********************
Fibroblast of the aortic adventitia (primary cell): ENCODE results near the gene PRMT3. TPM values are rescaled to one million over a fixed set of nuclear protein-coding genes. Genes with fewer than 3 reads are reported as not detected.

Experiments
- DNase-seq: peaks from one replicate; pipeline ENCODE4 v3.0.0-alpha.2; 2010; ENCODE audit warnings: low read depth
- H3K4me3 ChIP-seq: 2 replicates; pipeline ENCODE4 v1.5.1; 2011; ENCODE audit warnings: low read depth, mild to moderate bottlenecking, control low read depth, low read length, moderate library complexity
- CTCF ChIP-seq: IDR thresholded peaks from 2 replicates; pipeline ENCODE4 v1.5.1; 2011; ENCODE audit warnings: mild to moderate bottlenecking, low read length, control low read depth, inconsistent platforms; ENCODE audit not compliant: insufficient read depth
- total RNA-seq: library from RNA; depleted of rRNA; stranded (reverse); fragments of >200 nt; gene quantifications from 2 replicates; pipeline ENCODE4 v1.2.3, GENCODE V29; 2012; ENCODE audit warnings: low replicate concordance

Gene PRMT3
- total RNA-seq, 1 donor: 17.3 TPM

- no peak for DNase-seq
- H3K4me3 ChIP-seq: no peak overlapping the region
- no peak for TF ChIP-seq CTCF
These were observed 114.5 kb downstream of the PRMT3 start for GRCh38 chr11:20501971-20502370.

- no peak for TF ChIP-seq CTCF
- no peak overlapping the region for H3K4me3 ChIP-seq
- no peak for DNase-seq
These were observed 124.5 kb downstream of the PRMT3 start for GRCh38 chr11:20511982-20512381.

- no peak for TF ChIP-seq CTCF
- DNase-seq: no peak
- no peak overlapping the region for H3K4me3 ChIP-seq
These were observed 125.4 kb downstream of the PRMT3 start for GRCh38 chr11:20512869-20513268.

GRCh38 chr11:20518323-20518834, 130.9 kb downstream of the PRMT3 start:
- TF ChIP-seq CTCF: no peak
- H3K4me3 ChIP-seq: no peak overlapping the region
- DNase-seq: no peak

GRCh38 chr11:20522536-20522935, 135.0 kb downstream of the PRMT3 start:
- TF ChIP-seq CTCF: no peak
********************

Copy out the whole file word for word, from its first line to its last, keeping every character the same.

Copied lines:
Fibroblast of the aortic adventitia (primary cell): ENCODE results near the gene PRMT3. TPM values are rescaled to one million over a fixed set of nuclear protein-coding genes. Genes with fewer than 3 reads are reported as not detected.

Experiments
- DNase-seq: peaks from one replicate; pipeline ENCODE4 v3.0.0-alpha.2; 2010; ENCODE audit warnings: low read depth
- H3K4me3 ChIP-seq: 2 replicates; pipeline ENCODE4 v1.5.1; 2011; ENCODE audit warnings: low read depth, mild to moderate bottlenecking, control low read depth, low read length, moderate library complexity
- CTCF ChIP-seq: IDR thresholded peaks from 2 replicates; pipeline ENCODE4 v1.5.1; 2011; ENCODE audit warnings: mild to moderate bottlenecking, low read length, control low read depth, inconsistent platforms; ENCODE audit not compliant: insufficient read depth
- total RNA-seq: library from RNA; depleted of rRNA; stranded (reverse); fragments of >200 nt; gene quantifications from 2 replicates; pipeline ENCODE4 v1.2.3, GENCODE V29; 2012; ENCODE audit warnings: low replicate concordance

Gene PRMT3
- total RNA-seq, 1 donor: 17.3 TPM

- no peak for DNase-seq
- H3K4me3 ChIP-seq: no peak overlapping the region
- no peak for TF ChIP-seq CTCF
These were observed 114.5 kb downstream of the PRMT3 start for GRCh38 chr11:20501971-20502370.

- no peak for TF ChIP-seq CTCF
- no peak overlapping the region for H3K4me3 ChIP-seq
- no peak for DNase-seq
These were observed 124.5 kb downstream of the PRMT3 start for GRCh38 chr11:20511982-20512381.

- no peak for TF ChIP-seq CTCF
- DNase-seq: no peak
- no peak overlapping the region for H3K4me3 ChIP-seq
These were observed 125.4 kb downstream of the PRMT3 start for GRCh38 chr11:20512869-20513268.

GRCh38 chr11:20518323-20518834, 130.9 kb downstream of the PRMT3 start:
- TF ChIP-seq CTCF: no peak
- H3K4me3 ChIP-seq: no peak overlapping the region
- DNase-seq: no peak

GRCh38 chr11:20522536-20522935, 135.0 kb downstream of the PRMT3 start:
- TF ChIP-seq CTCF: no peak